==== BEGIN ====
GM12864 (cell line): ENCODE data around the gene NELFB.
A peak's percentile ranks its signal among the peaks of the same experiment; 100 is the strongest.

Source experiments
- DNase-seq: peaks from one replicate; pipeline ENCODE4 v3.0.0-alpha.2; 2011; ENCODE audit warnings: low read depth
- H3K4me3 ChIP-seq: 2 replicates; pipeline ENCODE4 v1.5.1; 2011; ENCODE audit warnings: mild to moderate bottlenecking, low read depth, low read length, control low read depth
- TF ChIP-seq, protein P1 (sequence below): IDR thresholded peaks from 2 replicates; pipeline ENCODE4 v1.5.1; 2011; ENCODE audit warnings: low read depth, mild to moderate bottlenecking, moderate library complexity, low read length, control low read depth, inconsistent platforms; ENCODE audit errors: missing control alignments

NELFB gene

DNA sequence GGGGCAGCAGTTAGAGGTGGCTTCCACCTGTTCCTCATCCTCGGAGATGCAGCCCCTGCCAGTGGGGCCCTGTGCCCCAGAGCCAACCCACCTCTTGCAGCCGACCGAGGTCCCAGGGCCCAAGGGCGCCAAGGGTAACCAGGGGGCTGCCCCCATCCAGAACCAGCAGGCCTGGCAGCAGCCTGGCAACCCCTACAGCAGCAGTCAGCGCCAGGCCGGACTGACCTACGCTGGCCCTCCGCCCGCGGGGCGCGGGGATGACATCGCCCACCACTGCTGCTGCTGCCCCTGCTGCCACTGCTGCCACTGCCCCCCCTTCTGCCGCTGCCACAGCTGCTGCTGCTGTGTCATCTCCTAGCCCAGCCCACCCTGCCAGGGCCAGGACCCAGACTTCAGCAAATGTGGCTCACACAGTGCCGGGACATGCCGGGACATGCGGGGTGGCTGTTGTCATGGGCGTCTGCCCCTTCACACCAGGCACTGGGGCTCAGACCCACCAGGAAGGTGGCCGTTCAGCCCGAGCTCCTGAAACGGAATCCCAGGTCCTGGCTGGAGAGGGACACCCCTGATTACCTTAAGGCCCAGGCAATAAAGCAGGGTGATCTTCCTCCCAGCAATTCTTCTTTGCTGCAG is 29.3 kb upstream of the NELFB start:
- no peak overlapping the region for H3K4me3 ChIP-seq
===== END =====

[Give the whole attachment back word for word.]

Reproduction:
GM12864 (cell line): ENCODE data around the gene NELFB.
A peak's percentile ranks its signal among the peaks of the same experiment; 100 is the strongest.

Source experiments
- DNase-seq: peaks from one replicate; pipeline ENCODE4 v3.0.0-alpha.2; 2011; ENCODE audit warnings: low read depth
- H3K4me3 ChIP-seq: 2 replicates; pipeline ENCODE4 v1.5.1; 2011; ENCODE audit warnings: mild to moderate bottlenecking, low read depth, low read length, control low read depth
- TF ChIP-seq, protein P1 (sequence below): IDR thresholded peaks from 2 replicates; pipeline ENCODE4 v1.5.1; 2011; ENCODE audit warnings: low read depth, mild to moderate bottlenecking, moderate library complexity, low read length, control low read depth, inconsistent platforms; ENCODE audit errors: missing control alignments

NELFB gene

DNA sequence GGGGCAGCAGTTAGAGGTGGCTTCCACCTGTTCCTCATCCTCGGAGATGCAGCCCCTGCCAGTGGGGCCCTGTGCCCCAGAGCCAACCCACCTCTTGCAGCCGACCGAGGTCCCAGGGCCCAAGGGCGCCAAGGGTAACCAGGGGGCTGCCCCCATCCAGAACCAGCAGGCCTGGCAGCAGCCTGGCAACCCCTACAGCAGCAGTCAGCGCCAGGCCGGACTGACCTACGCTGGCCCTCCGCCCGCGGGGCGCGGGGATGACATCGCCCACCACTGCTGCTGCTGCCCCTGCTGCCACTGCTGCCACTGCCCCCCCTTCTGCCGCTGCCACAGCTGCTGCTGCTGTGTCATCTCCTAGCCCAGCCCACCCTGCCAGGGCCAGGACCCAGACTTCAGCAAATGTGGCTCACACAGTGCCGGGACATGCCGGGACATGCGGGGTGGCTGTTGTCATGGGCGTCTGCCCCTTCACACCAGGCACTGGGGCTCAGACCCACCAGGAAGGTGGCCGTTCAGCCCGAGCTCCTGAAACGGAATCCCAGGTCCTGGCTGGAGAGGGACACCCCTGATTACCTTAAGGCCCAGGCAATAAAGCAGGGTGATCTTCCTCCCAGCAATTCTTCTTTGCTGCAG is 29.3 kb upstream of the NELFB start:
- no peak overlapping the region for H3K4me3 ChIP-seq